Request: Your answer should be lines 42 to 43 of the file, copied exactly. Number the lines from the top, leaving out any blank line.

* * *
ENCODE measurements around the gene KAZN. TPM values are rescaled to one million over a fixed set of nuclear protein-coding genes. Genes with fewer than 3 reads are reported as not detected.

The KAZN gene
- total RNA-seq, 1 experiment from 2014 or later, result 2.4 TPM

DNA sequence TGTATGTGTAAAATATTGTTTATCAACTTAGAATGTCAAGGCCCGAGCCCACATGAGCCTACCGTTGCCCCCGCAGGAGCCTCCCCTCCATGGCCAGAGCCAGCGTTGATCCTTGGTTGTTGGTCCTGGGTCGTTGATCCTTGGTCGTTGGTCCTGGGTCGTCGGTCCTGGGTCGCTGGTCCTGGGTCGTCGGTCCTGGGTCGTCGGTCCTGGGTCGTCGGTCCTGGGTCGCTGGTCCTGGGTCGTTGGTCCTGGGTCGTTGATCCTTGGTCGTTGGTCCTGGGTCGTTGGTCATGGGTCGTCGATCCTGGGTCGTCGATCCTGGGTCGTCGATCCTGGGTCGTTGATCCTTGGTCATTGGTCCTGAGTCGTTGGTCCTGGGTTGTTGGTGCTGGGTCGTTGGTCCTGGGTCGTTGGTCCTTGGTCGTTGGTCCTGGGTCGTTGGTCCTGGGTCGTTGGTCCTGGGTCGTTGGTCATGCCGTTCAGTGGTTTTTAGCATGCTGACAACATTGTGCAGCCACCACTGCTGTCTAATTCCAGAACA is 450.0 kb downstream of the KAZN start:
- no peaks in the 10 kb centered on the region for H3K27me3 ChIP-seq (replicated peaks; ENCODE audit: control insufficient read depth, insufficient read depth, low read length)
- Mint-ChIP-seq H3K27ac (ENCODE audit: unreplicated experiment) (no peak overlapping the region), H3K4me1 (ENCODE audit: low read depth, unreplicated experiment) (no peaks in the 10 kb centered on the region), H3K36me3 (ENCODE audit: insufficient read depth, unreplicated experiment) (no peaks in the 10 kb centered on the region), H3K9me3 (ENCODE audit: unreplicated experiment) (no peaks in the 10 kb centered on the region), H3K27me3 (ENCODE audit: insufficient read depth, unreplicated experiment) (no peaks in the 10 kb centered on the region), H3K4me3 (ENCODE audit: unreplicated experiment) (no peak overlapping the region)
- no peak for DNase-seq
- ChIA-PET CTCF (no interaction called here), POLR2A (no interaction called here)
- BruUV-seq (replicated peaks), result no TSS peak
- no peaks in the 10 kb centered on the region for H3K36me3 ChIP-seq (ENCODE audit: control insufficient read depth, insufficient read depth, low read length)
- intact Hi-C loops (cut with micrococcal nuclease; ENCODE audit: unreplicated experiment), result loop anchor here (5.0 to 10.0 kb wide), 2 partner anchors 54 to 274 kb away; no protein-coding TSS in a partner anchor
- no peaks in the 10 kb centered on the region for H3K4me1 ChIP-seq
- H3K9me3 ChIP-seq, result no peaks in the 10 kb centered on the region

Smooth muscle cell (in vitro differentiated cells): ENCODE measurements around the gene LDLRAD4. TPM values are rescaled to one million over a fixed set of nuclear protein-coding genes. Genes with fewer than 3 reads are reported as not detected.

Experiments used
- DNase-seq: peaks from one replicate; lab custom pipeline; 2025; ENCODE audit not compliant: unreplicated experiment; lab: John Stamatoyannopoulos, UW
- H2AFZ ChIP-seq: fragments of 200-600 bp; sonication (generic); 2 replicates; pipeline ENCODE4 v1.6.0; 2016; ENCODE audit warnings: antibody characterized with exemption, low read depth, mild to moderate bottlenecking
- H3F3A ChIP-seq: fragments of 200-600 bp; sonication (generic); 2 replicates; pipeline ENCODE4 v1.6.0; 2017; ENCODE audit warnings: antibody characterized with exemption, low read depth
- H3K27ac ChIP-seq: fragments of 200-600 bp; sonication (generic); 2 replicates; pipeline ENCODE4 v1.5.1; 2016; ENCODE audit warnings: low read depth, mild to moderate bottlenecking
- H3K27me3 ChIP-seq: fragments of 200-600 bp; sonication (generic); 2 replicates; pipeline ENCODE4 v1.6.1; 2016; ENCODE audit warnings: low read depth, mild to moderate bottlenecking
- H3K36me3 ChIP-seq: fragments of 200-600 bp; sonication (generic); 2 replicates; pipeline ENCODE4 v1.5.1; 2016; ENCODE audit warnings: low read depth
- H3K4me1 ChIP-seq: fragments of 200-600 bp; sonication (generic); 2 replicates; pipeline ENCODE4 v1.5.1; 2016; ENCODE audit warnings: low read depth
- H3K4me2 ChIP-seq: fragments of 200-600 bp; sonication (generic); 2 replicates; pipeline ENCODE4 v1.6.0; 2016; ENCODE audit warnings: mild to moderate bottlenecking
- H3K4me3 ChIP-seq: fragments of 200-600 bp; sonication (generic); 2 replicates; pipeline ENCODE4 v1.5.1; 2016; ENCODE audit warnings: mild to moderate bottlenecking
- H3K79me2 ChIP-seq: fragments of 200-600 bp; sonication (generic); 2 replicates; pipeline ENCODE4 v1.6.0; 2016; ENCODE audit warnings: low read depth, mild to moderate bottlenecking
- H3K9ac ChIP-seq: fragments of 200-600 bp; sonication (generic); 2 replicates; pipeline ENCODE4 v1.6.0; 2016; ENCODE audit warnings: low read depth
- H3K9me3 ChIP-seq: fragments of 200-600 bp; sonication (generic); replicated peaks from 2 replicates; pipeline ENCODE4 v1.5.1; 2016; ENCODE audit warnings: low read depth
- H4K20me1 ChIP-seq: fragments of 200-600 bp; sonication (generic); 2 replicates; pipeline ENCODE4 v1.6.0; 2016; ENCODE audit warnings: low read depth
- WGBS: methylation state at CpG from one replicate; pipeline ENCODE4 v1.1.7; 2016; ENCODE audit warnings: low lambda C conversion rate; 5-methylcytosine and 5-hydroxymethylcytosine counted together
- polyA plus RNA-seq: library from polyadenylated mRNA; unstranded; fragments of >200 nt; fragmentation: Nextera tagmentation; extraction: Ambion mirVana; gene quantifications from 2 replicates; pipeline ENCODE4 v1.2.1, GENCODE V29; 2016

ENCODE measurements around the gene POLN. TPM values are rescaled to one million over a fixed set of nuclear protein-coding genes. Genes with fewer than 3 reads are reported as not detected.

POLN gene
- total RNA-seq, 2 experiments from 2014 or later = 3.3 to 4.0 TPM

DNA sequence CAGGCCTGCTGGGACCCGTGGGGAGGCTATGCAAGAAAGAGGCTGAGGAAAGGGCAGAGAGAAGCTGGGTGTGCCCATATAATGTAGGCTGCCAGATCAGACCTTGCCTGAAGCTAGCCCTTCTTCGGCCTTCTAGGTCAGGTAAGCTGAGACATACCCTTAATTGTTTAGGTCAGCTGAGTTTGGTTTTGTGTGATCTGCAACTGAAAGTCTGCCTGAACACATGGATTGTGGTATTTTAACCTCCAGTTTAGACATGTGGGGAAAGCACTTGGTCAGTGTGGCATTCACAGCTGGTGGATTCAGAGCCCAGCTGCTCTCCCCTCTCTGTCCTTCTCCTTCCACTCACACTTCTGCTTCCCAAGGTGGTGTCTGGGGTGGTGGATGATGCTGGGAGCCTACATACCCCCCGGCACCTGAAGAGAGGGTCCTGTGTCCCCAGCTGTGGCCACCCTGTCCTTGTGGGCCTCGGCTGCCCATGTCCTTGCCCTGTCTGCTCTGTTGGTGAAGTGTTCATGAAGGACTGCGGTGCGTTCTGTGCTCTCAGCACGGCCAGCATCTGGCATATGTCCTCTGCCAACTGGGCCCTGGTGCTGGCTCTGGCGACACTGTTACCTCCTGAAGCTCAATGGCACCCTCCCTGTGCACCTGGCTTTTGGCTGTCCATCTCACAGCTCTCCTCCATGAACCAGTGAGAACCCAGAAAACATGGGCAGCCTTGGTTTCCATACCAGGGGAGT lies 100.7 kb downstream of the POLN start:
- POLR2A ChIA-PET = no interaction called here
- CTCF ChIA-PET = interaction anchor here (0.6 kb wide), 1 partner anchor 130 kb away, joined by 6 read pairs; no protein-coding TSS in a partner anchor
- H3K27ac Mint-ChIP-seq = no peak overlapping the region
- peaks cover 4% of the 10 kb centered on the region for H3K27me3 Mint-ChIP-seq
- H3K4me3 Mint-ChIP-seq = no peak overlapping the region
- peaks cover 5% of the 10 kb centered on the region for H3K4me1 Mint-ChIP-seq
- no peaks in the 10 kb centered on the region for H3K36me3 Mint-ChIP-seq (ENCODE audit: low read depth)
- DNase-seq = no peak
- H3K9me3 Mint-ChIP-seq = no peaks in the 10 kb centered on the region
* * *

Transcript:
- DNase-seq = no peak
- H3K9me3 Mint-ChIP-seq = no peaks in the 10 kb centered on the region